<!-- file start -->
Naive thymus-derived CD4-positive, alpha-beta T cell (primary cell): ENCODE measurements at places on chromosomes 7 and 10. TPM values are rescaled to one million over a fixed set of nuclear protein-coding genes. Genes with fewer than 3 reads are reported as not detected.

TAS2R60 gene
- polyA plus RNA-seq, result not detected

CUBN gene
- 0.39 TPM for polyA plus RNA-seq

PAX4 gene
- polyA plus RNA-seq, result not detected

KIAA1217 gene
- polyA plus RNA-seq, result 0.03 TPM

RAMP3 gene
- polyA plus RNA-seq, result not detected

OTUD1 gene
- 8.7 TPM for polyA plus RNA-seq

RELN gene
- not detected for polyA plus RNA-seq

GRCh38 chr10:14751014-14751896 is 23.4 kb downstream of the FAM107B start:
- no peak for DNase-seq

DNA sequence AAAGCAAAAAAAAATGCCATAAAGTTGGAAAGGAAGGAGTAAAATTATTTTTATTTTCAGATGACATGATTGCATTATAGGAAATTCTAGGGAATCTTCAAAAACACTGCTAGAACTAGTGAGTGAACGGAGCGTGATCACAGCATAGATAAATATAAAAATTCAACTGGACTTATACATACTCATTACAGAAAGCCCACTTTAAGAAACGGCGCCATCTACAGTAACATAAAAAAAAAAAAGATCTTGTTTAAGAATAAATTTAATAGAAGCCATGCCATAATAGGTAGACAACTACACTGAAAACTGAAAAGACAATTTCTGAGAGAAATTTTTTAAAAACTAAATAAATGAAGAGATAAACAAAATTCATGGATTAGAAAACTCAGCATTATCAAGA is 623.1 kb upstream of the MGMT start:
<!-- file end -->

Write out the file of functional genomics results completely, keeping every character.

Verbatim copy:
Naive thymus-derived CD4-positive, alpha-beta T cell (primary cell): ENCODE measurements at places on chromosomes 7 and 10. TPM values are rescaled to one million over a fixed set of nuclear protein-coding genes. Genes with fewer than 3 reads are reported as not detected.

TAS2R60 gene
- polyA plus RNA-seq, result not detected

CUBN gene
- 0.39 TPM for polyA plus RNA-seq

PAX4 gene
- polyA plus RNA-seq, result not detected

KIAA1217 gene
- polyA plus RNA-seq, result 0.03 TPM

RAMP3 gene
- polyA plus RNA-seq, result not detected

OTUD1 gene
- 8.7 TPM for polyA plus RNA-seq

RELN gene
- not detected for polyA plus RNA-seq

GRCh38 chr10:14751014-14751896 is 23.4 kb downstream of the FAM107B start:
- no peak for DNase-seq

DNA sequence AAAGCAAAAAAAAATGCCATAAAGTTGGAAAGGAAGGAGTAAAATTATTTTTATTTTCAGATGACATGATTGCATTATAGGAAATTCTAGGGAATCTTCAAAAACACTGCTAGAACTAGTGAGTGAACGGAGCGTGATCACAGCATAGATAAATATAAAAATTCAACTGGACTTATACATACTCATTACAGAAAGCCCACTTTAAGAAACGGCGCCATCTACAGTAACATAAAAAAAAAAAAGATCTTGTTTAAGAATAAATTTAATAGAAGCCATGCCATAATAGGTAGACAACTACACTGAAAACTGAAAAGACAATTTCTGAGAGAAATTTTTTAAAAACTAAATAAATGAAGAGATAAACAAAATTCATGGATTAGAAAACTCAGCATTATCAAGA is 623.1 kb upstream of the MGMT start: